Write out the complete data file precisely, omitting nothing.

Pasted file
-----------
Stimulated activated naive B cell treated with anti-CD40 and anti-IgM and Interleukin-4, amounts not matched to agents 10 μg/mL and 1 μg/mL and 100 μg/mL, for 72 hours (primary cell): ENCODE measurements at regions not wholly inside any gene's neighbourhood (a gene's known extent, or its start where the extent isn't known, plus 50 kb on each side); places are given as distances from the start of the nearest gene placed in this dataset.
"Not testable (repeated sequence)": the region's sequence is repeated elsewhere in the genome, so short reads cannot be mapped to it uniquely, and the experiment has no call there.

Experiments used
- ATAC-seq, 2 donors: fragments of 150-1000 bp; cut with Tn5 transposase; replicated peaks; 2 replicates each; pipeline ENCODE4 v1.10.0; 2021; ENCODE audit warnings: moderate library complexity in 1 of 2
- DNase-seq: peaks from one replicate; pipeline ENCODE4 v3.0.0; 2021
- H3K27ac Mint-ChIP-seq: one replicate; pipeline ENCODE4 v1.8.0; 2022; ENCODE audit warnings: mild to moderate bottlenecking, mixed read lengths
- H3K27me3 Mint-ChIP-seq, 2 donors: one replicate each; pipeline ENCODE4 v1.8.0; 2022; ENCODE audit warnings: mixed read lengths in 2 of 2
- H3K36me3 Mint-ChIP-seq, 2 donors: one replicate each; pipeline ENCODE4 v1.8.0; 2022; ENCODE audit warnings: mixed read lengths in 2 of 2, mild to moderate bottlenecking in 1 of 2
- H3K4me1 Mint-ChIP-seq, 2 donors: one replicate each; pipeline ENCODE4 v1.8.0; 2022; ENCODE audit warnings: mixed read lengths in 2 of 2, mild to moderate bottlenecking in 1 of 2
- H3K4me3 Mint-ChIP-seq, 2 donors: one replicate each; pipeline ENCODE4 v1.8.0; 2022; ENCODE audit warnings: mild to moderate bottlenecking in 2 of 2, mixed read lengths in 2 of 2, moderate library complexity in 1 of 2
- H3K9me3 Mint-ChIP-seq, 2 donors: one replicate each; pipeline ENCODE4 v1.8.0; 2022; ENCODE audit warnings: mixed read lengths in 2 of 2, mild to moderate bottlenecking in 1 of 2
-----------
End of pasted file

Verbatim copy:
Stimulated activated naive B cell treated with anti-CD40 and anti-IgM and Interleukin-4, amounts not matched to agents 10 μg/mL and 1 μg/mL and 100 μg/mL, for 72 hours (primary cell): ENCODE measurements at regions not wholly inside any gene's neighbourhood (a gene's known extent, or its start where the extent isn't known, plus 50 kb on each side); places are given as distances from the start of the nearest gene placed in this dataset.
"Not testable (repeated sequence)": the region's sequence is repeated elsewhere in the genome, so short reads cannot be mapped to it uniquely, and the experiment has no call there.

Experiments used
- ATAC-seq, 2 donors: fragments of 150-1000 bp; cut with Tn5 transposase; replicated peaks; 2 replicates each; pipeline ENCODE4 v1.10.0; 2021; ENCODE audit warnings: moderate library complexity in 1 of 2
- DNase-seq: peaks from one replicate; pipeline ENCODE4 v3.0.0; 2021
- H3K27ac Mint-ChIP-seq: one replicate; pipeline ENCODE4 v1.8.0; 2022; ENCODE audit warnings: mild to moderate bottlenecking, mixed read lengths
- H3K27me3 Mint-ChIP-seq, 2 donors: one replicate each; pipeline ENCODE4 v1.8.0; 2022; ENCODE audit warnings: mixed read lengths in 2 of 2
- H3K36me3 Mint-ChIP-seq, 2 donors: one replicate each; pipeline ENCODE4 v1.8.0; 2022; ENCODE audit warnings: mixed read lengths in 2 of 2, mild to moderate bottlenecking in 1 of 2
- H3K4me1 Mint-ChIP-seq, 2 donors: one replicate each; pipeline ENCODE4 v1.8.0; 2022; ENCODE audit warnings: mixed read lengths in 2 of 2, mild to moderate bottlenecking in 1 of 2
- H3K4me3 Mint-ChIP-seq, 2 donors: one replicate each; pipeline ENCODE4 v1.8.0; 2022; ENCODE audit warnings: mild to moderate bottlenecking in 2 of 2, mixed read lengths in 2 of 2, moderate library complexity in 1 of 2
- H3K9me3 Mint-ChIP-seq, 2 donors: one replicate each; pipeline ENCODE4 v1.8.0; 2022; ENCODE audit warnings: mixed read lengths in 2 of 2, mild to moderate bottlenecking in 1 of 2